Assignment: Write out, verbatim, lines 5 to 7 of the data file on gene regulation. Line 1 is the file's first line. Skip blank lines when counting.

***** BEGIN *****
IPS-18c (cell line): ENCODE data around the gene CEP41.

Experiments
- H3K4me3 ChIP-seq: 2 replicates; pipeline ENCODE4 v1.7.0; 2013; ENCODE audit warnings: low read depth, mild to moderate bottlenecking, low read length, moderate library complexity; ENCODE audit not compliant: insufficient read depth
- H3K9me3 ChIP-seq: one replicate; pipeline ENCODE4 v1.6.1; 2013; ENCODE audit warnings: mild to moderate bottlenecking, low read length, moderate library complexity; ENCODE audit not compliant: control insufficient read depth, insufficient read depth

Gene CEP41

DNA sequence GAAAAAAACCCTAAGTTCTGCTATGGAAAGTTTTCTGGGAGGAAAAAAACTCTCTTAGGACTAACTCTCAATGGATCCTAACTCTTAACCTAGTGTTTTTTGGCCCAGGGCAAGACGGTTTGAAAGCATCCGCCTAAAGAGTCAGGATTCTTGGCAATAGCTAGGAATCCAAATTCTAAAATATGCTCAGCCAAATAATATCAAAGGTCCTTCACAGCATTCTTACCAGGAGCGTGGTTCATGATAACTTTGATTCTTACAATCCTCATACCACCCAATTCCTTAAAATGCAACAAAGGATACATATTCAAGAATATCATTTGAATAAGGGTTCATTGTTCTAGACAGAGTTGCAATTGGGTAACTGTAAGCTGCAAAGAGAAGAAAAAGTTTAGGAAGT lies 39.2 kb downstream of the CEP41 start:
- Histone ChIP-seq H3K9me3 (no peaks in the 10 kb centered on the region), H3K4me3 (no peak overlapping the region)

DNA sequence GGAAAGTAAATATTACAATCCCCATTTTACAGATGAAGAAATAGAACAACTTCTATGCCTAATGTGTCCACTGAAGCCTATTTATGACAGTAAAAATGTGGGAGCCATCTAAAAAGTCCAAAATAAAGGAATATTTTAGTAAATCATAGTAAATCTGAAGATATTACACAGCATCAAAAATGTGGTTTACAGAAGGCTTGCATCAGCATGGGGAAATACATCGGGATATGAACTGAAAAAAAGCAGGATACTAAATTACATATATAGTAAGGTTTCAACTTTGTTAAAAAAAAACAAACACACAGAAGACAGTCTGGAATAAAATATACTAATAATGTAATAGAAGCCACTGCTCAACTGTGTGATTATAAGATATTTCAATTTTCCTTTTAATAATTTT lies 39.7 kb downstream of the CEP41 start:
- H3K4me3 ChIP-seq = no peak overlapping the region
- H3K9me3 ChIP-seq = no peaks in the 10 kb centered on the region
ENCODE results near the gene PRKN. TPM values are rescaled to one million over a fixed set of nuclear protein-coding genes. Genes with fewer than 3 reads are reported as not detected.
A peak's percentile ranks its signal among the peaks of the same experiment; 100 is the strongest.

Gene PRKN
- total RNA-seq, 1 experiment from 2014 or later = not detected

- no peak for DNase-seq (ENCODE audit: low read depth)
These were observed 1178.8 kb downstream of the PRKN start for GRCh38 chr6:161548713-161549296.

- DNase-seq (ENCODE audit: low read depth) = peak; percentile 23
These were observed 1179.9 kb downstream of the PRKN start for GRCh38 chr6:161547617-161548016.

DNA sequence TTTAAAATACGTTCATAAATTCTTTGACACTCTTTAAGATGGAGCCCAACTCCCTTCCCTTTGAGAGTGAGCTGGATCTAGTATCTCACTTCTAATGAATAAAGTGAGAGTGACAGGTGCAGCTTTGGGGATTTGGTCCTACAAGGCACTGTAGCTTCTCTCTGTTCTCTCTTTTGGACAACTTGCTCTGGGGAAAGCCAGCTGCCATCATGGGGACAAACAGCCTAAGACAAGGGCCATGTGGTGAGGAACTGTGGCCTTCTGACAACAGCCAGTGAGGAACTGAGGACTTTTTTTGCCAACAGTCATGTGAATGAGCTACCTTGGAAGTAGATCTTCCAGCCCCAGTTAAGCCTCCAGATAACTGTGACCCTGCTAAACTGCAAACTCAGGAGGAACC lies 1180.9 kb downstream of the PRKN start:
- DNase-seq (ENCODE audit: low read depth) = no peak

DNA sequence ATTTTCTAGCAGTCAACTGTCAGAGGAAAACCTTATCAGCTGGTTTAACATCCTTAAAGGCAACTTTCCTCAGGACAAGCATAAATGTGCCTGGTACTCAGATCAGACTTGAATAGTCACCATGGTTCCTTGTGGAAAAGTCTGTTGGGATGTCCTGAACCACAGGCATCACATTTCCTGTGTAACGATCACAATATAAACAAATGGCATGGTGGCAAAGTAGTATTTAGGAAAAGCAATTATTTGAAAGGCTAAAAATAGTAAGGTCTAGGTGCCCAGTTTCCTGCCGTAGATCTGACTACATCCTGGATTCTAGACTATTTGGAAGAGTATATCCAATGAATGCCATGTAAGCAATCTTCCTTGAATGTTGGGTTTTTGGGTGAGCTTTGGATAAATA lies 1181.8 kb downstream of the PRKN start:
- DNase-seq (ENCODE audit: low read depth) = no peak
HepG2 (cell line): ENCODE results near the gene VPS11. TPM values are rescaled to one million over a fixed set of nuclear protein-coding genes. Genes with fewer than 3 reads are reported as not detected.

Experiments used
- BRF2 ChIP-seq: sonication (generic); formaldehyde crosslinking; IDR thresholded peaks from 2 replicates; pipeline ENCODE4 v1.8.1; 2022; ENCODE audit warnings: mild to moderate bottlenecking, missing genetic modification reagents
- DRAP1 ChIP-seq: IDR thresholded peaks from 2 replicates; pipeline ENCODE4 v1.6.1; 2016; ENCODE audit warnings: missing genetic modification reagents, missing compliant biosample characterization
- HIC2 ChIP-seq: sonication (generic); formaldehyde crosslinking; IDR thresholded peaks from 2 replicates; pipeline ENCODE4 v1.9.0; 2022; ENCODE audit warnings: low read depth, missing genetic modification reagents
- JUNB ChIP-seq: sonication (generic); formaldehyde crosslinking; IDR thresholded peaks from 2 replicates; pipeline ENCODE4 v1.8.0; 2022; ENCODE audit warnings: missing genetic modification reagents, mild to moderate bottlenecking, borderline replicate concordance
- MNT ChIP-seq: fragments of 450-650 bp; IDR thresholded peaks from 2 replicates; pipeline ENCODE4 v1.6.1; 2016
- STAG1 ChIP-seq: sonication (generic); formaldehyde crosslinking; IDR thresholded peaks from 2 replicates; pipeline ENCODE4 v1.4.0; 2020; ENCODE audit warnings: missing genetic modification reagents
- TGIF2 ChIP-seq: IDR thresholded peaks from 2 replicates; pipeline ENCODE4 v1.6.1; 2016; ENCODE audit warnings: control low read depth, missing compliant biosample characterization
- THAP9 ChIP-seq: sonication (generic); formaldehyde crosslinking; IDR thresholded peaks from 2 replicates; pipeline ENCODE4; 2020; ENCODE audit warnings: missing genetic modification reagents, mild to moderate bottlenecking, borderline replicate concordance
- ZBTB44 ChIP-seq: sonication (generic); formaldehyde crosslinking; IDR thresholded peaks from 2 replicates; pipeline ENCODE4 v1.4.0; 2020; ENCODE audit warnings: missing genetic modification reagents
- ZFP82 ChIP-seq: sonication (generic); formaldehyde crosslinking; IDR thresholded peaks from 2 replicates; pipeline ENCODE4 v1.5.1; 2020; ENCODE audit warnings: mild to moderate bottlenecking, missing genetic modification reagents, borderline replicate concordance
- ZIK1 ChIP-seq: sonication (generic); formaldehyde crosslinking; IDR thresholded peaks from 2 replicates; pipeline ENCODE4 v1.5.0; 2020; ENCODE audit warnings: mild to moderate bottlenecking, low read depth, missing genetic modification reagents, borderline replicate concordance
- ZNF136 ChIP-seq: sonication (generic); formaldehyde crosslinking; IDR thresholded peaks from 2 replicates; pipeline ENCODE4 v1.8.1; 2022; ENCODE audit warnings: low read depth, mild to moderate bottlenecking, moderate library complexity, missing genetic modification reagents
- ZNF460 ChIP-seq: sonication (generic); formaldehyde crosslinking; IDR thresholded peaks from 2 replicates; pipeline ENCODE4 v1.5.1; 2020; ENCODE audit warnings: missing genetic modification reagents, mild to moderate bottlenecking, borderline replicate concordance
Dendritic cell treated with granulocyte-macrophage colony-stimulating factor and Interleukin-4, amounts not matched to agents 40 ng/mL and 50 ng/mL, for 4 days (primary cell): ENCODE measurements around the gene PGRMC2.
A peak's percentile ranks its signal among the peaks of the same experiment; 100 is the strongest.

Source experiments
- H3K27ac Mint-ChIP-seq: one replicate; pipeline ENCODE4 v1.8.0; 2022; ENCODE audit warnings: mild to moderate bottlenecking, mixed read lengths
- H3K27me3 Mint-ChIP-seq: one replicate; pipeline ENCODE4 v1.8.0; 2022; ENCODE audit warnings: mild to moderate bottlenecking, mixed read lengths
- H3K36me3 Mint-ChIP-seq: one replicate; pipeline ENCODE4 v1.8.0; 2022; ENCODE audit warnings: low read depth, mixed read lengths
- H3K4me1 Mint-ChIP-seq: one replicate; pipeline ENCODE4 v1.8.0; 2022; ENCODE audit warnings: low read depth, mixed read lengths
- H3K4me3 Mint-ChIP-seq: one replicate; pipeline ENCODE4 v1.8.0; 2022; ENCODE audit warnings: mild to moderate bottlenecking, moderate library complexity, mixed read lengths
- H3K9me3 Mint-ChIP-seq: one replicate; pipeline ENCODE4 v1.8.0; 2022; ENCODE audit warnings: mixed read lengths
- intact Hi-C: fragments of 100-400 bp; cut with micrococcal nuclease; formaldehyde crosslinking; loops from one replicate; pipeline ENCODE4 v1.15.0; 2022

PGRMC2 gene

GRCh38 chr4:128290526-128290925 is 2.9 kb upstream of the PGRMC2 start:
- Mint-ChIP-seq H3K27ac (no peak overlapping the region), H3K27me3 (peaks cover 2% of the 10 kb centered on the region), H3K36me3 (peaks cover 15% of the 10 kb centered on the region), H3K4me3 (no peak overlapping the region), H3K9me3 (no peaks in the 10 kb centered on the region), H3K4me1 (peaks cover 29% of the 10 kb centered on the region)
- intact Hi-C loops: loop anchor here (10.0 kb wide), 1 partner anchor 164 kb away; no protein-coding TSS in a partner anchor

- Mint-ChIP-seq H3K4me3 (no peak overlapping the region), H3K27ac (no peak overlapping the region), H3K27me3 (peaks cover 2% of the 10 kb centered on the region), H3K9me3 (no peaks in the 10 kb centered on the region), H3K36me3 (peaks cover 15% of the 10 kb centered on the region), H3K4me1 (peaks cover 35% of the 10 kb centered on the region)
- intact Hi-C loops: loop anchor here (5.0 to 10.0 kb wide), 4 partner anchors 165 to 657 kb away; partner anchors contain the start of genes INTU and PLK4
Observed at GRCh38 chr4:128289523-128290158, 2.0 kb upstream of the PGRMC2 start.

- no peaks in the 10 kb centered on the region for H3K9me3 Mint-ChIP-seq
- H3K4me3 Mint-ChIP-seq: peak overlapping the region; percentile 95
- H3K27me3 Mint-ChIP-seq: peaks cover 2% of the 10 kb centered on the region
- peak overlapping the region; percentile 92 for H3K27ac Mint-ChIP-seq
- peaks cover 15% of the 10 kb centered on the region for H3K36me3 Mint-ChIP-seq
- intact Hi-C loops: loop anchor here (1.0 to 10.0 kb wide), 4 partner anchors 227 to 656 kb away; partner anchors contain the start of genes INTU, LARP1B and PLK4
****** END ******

Gene CEP41

DNA sequence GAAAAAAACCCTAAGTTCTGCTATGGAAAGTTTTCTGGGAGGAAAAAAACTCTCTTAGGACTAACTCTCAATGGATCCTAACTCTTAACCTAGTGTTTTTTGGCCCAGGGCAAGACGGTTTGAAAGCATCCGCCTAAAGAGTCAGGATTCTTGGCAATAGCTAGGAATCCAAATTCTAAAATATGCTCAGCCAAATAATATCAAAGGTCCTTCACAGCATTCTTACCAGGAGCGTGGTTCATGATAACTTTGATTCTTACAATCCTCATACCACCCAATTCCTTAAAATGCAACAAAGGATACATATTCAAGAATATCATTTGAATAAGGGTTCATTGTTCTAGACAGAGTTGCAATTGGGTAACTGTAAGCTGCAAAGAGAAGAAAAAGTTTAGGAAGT lies 39.2 kb downstream of the CEP41 start:
- Histone ChIP-seq H3K9me3 (no peaks in the 10 kb centered on the region), H3K4me3 (no peak overlapping the region)